Is the use of 'yeah' common in languages other than English?

I work in an office with a high Chinese contingent of employees. While I wouldn’t know Mandarin from Cantonese if I fell over it, what I have noticed in random conversations between these employees is ‘yeah.’ I hear it clear as a bell.

Other language speaking dopers: in your experiences *does *it show up in other languages?


Do mean literally saying “yeah” as opposed to having an equivalent word in another language? I can’t say that I’ve heard “yeah” in French, Italian, or Arabic. But I’ve heard “OK” quite frequently.

that’s a good point. i’ll amend my question to say that’s what i’m ‘hearing’ as yeah. OTOH, i’ve never heard ‘okay’ from the Chinese speakers.

If you were around a bunch of people speaking Hindi, you might think you heard them saying “yeah” a lot, but they’re really saying “yaar,” which means “friend.”

I’ve heard many (one-sided) Chinese phone conversations like (pardon my transliteration):

Dui. Dui. Dui. Hao ah. Hao ah. Mm, okay, bye.

(Translation: Yes. Yes. Yes. Okay. Okay. Mm, okay, bye.)

hogarth’s post makes me wonder: did some English tag words enter some Chinese “dialects” (chiefly Cantonese) via Hong Kong? I wouldn’t neccesarily be surprised to hear “okay, bye” in or near Hong Kong.

I never heard that in my two years in Mandarin-speaking China. I’d bet my money that it’s something your coworkers picked up in the US (or wherever you are.) When you are living abroad, a few words from your host language often end up getting integrated into your mother tongue out of laziness when it comes to code-switching, good-hearted imitation, and the sheer joy of feeling hiply bilingual.

Maybe “yeah” is particularly easy to bring into Chinese because the Chinese language does not have a straightforward “yes.” Our habit of saying “yeah” all the time must stick out a lot and be easy to imitate.

In Norway, a lot of people have adopted it in the sense of yeah, yeah yeah (get off my back).

In Scots, we say “aye”.

In bahasa Malay and Indonesian, “ya” means yes. I don’t know if it was borrowed from Dutch centuries ago, or if it’s their own.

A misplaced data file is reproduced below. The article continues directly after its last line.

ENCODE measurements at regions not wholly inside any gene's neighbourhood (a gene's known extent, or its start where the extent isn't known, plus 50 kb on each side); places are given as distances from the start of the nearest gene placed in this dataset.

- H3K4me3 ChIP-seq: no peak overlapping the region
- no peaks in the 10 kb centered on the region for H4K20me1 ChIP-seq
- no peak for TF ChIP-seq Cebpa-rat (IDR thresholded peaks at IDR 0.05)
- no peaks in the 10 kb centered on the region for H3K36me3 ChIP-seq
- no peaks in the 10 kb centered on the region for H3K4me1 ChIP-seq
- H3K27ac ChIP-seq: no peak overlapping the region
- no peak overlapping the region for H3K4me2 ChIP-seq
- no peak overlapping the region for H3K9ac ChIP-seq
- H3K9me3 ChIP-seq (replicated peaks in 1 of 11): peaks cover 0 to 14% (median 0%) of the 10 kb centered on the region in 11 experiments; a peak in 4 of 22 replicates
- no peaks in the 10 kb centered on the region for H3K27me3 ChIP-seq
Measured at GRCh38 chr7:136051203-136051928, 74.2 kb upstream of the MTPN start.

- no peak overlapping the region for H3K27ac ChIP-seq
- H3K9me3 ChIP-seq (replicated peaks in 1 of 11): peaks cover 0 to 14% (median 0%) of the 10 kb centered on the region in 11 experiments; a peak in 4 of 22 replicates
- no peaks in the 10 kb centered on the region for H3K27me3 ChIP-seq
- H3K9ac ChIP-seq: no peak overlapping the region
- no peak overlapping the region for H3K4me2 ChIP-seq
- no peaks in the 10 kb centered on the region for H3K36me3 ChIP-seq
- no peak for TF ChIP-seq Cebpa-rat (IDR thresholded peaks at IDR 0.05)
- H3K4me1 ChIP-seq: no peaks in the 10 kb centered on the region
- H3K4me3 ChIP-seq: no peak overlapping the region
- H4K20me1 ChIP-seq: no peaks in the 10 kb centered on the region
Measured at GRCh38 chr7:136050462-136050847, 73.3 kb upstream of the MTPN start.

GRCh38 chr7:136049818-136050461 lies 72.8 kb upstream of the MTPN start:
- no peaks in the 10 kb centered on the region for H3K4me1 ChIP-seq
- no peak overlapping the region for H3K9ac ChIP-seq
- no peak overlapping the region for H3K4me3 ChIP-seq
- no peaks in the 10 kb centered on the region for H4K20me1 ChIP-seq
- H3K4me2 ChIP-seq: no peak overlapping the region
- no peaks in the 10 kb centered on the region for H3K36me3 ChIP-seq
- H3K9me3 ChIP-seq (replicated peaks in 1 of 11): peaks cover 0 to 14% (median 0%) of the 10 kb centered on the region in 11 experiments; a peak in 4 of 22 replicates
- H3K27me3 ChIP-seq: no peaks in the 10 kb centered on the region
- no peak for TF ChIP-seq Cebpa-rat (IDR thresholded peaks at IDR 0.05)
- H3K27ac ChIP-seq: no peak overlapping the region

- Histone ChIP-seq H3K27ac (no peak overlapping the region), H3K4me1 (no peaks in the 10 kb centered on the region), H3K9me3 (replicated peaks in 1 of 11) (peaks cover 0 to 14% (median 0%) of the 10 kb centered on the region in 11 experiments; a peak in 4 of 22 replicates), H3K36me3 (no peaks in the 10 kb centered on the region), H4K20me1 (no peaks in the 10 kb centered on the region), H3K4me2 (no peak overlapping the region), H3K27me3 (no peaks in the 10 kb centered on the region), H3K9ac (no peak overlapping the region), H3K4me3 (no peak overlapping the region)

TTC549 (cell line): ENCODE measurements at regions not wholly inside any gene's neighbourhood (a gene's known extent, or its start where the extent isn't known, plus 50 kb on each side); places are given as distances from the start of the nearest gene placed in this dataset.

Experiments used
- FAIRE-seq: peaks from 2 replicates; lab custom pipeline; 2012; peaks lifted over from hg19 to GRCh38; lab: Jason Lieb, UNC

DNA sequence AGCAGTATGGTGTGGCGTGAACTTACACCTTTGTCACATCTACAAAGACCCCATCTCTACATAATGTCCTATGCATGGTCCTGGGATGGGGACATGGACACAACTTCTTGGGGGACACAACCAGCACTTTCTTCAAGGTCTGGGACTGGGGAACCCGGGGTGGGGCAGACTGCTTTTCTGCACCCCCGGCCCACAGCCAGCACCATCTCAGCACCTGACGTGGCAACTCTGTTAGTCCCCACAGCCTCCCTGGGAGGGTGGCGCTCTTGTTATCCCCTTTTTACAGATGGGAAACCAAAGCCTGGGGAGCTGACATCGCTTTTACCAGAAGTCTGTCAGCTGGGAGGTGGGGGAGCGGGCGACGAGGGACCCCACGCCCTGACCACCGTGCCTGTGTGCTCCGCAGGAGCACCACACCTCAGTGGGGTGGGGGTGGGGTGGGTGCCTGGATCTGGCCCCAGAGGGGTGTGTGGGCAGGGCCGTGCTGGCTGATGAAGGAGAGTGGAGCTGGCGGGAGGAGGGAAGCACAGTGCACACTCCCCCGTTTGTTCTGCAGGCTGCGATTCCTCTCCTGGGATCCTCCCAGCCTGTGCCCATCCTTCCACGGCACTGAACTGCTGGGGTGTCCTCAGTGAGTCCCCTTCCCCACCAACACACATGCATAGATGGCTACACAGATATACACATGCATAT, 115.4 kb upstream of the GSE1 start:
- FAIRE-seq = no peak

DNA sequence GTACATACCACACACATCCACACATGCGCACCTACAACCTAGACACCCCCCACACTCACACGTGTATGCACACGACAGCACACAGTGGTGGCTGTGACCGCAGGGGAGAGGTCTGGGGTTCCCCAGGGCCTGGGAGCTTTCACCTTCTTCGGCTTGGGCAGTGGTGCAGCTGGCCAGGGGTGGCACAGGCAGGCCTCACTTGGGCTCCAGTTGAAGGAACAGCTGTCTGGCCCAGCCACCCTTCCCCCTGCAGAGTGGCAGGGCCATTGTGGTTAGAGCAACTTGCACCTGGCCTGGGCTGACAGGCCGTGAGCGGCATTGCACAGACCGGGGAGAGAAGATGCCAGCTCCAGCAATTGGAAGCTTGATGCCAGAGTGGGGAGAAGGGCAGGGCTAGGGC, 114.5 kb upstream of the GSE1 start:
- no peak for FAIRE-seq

There’s also a particle in Mandarin that sounds like ‘yeah’. It is a helping word that is tagged on to the end of a sentence to modify its mood or for emphasis. This may well be what you have heard.

‘okay’ and ‘bye’ have been completely assimilated into the language of Hong Kong. ‘bye bye’ (or just ‘bye’) is the standard way of saying farewell, and the Chinese equivalent is almost never used in the spoken language.

It’s not like I’m some kind of linguist but I’ve never heard of that. How do you express “yes” in Chinese?

I’ve noticed, while watching Chinese movies subtitled in English (Hero, Crouching Tiger, Hidden Dragon, etc.), I frequently hear a word that is translated as “yes” in the subtitles, and that spoken word sounds an awful lot like “sure!” Obviously that’s not what they’re saying, but it, um, sure sounds like it.

Generally you would repeat the verb in mind. It works out to something along these lines.

Do you want a glass of water?

Did you eat lunch?

Did you see that exhibit at the the museum?
I saw.

For “no,” you would generally say “don’t want,” “didn’t eat,” and “I didn’t see.” There are other ways to express the affirmative, but this is the most common.

You might be hearing the beginning part of “shi de (是的)” which is the way to respond to questions involving “to be” and serves a similar purpose to saying “that’s it” when you are clarifying a situation or letting someone know that a statement they have made is correct. In some situations it can function as a generic way to say “yes.” For example:

I assume you are the assassin sent to kill me.
Shi de.
Your name is Reuben?
Shi de.
Did you really think you would succeed?
Shi de.
Now you will die!
Shi de.

Hm. Well, I don’t speak Chinese, but I can tell the difference between Cantonese and Mandarin, and I can’t say I’ve ever noticed a preponderance of the word “yeah” in either.

The English word that seems to be most readily adopted by other languages is “okay”, imho.

Ah ken.

methinks even sven is likely right. it’s probably been picked up from us 'mericans.

i’m in indianapolis, IN, which is about as white-bread-bland-homogenized-midwestern-middle-of-the-road as it gets in the states. :rolleyes:

yeah, is slang, after all, and (apparently) indigenous to us as an affirmative, so i guess i shouldn’t be surprised to hear it.

the reason i did in the first place is because, quite frankly, the chinese speak better english than most of the rest of us natives, as in grammatically-perfect with little accent!

But only in Danish, not in Norwegian, Swedish and German. :wink: